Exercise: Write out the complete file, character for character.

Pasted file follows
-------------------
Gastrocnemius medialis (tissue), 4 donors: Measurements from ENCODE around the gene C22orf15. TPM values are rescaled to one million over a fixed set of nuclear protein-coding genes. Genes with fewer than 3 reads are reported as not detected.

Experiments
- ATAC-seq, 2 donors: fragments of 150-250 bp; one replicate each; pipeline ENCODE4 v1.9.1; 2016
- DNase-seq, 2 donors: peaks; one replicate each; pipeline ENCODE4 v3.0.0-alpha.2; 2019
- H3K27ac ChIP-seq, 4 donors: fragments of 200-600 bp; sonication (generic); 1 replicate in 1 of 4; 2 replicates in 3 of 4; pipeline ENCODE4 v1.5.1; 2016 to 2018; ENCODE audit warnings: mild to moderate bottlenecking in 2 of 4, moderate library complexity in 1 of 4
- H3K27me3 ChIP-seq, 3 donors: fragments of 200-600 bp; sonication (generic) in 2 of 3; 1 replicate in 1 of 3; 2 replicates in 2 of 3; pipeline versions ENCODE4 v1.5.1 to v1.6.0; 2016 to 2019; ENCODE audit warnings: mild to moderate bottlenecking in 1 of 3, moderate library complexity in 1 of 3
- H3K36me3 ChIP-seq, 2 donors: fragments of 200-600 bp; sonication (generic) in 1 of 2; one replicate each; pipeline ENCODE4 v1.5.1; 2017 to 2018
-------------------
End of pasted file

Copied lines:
Gastrocnemius medialis (tissue), 4 donors: Measurements from ENCODE around the gene C22orf15. TPM values are rescaled to one million over a fixed set of nuclear protein-coding genes. Genes with fewer than 3 reads are reported as not detected.

Experiments
- ATAC-seq, 2 donors: fragments of 150-250 bp; one replicate each; pipeline ENCODE4 v1.9.1; 2016
- DNase-seq, 2 donors: peaks; one replicate each; pipeline ENCODE4 v3.0.0-alpha.2; 2019
- H3K27ac ChIP-seq, 4 donors: fragments of 200-600 bp; sonication (generic); 1 replicate in 1 of 4; 2 replicates in 3 of 4; pipeline ENCODE4 v1.5.1; 2016 to 2018; ENCODE audit warnings: mild to moderate bottlenecking in 2 of 4, moderate library complexity in 1 of 4
- H3K27me3 ChIP-seq, 3 donors: fragments of 200-600 bp; sonication (generic) in 2 of 3; 1 replicate in 1 of 3; 2 replicates in 2 of 3; pipeline versions ENCODE4 v1.5.1 to v1.6.0; 2016 to 2019; ENCODE audit warnings: mild to moderate bottlenecking in 1 of 3, moderate library complexity in 1 of 3
- H3K36me3 ChIP-seq, 2 donors: fragments of 200-600 bp; sonication (generic) in 1 of 2; one replicate each; pipeline ENCODE4 v1.5.1; 2017 to 2018